Season the tuna cubes and scallops with sea salt, black pepper and a little olive oil. Sear at very high heat until browned on one side, flip and sear the other side. Remove the tuna while it is still a rare.

Arrange the fish on top of the salad, and drizzle with a little of the warmed vinaigrette. Enjoy!

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Unrecipe of the Week: The Salvage Operation

December 17, 2012

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Last night, I finally got around to assessing the vegetable situation in my refrigerators. I tossed out an entire garbage bag filled with stalks of wilted Brussels sprouts, rotting greens and herbs; some too far gone to identify. I did manage to salvage some things, and set about using up what I could.

I roasted 2 large bunches of golden beets, and trimmed them up for salads.

I found 4 tiny heads of cauliflower, and a large head of garlic.
Inspired by a recipe I saw, I seized the opportunity to create a dish to put it good use. I pureed the cauliflower for a base on which to scatter sautéed bay scallops and roasted cauliflower florets. It was delicious, and surprisingly hearty.

Sautéed Bay Scallops with Cauliflower Two Ways:

For the cauliflower:
Separate cauliflower into florets and divide it in half.

For the roasted portion:

Toss the florets in olive oil, sea salt and a little black pepper and roast in a hot oven for about 20 -30 minutes until soft and golden brown. For the last 5-7 minutes of roasting, toss in some pignoli nuts.

For the pureed portion:

Boil the florets in water for about 20 minutes until soft. Add a little butter, salt and pepper, and puree until smooth.

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For the scallops:

Heat some olive oil and a little butter in a pan until the butter is melted. Add 2 cloves of diced garlic and stir. Add the scallops to the pan in a single row and let them start to caramelize before turning them. You can do this in batches if necessary. Season the scallops with salt and pepper. Remove the scallops, and add a little white wine or lemon juice to deglaze the pan.

To assemble:

Place a large dollop of cauliflower puree on the plate.
Spoon the scallops over the puree. Sprinkle the roasted cauliflower and pignoli nuts around the scallops. Pour the remaining pan juices over the scallops. Garnish with finely chopped parsley or the fresh herbs of your choice.

Enjoy!

Now, what to do with the 2 heads of cabbage I have left…

Unrecipe of the Week: Risotto with Butternut Squash and Kale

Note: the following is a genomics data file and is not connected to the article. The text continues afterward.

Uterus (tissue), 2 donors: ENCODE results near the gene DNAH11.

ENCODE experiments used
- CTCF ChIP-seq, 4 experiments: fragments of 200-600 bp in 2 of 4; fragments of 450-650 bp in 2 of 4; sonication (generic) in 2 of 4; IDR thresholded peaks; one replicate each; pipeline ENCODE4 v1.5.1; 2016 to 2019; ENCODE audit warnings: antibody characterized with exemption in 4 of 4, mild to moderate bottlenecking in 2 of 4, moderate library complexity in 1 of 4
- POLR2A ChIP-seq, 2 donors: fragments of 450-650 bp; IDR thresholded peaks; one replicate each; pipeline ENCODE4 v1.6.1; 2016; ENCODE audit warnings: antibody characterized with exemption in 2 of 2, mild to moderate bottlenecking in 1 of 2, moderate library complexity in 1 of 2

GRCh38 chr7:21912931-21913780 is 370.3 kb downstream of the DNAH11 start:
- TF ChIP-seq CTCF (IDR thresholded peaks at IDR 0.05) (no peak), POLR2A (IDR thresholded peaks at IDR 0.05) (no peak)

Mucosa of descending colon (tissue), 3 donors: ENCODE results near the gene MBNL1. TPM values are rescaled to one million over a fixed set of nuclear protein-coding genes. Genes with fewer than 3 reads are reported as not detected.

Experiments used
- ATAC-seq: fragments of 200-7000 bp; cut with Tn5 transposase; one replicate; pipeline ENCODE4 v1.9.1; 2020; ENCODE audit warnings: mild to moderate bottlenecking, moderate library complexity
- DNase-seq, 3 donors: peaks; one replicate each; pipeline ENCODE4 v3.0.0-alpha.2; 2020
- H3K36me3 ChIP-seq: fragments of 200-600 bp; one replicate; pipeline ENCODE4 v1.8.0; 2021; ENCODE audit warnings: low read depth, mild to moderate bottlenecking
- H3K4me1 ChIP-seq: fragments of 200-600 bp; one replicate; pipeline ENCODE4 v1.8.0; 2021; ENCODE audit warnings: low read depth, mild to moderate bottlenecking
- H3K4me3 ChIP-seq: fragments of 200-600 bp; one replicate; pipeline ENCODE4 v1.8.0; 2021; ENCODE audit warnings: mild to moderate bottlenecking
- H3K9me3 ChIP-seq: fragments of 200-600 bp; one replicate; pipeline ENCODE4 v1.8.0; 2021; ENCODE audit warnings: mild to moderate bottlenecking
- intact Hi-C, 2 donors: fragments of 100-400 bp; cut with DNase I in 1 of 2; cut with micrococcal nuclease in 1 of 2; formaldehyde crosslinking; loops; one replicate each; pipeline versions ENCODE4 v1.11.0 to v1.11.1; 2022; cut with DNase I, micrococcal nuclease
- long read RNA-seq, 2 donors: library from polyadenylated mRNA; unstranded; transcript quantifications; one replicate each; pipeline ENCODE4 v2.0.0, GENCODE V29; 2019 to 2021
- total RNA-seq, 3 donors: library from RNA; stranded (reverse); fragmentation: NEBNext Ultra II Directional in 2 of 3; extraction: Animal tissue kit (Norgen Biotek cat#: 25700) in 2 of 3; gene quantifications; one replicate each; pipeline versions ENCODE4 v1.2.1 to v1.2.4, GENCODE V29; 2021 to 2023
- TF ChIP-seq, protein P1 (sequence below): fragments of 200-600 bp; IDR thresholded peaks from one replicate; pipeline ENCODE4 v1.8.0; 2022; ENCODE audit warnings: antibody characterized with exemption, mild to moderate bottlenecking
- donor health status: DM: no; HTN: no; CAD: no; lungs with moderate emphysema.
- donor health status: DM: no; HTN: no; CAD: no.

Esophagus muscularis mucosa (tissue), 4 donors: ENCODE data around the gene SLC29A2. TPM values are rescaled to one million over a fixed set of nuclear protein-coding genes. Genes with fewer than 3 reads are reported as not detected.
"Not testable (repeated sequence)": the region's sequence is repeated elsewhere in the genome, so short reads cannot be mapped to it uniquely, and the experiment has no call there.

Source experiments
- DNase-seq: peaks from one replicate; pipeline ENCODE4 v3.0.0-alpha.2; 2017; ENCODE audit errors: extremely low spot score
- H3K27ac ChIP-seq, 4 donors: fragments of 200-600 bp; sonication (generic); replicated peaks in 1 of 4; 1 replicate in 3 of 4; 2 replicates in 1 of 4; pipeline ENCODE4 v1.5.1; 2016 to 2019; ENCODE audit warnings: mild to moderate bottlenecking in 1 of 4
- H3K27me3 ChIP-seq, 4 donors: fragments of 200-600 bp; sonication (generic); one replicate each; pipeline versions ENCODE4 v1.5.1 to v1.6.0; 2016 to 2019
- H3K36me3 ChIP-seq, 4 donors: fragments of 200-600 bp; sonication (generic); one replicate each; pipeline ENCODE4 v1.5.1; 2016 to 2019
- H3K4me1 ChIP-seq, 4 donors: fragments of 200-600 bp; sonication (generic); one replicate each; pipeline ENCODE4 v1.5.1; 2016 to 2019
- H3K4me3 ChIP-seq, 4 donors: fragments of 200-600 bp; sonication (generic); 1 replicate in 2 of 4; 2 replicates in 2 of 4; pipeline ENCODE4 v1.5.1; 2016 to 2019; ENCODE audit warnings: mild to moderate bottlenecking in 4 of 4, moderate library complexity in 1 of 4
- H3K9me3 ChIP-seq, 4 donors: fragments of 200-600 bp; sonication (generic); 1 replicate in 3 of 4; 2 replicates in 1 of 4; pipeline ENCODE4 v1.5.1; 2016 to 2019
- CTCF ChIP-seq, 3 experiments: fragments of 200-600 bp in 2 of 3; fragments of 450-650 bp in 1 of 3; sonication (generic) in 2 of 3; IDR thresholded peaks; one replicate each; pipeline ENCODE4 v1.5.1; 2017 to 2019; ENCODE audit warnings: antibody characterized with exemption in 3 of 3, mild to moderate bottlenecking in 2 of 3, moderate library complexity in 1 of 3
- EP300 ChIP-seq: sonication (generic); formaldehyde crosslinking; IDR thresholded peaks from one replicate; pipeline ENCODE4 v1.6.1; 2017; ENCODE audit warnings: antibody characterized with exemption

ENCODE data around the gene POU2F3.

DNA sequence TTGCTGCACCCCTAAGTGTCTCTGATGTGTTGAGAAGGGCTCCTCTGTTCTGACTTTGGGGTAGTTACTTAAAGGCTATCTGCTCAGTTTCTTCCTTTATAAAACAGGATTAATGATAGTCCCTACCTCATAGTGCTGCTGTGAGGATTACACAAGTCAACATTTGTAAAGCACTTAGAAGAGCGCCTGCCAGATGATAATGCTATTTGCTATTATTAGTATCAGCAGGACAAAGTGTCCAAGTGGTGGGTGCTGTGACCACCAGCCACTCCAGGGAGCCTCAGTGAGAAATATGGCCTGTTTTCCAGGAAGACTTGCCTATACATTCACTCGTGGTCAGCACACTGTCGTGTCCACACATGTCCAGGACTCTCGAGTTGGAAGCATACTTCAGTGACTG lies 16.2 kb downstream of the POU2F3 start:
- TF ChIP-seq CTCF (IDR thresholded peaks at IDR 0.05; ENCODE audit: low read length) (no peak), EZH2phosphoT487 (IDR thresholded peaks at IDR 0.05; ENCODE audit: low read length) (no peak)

October 5, 2012

During the week, I tend to make the same old things for dinner; salmon, shrimp, and an occasional roasted chicken from Whole Foods.  It’s fast and nutritious, but a bit dull at times.

The CSA box is pushing me outside my comfort zone, and challenging me to use what is at hand to whip up dinner.

Tonight, I used the butternut squash and kale, in a rich risotto with seared scallops on top. It was comfort food at its best. Delicious, but simple enough to allow the flavors of the farm fresh ingredients to shine.

Risotto with Butternut Squash and Kale:

Halve the squash and rub it with a little olive oil. Roast it in a hot oven for about 45 minutes, until it is soft.

Scoop out and discard the seeds, and skin, and cut the squash into small cubes. * I only used ½ of the squash. Wrap the other half up for another use.

In a large pot, sauté one small diced onion in a little olive oil and butter. Add 1 or 2 cups of Arborio rice (depending on portion size) and stir until the rice is about to brown.

Add 1cup or so of chicken or vegetable stock and white wine to the pot, and stir until it is absorbed. Keep doing this for about 20-25 minutes until the rice is tender, and almost porridge-like. It is not necessary to stir it every minute, but be careful that the liquid does not cook out while it is unattended. Stirring also helps get the desired creamy consistency.

Stir in some grated Parmesan cheese and freshly ground black pepper.

While the rice is cooking, wash a couple of handfuls of the kale and cut it into bite-sized pieces. Sauté it in a bit of olive oil with some salt and pepper for a couple of minutes until it starts to wilt. Set aside.

Gently mix the squash and the kale into the rice mixture. Serve in bowls and enjoy!

Seared scallops optional.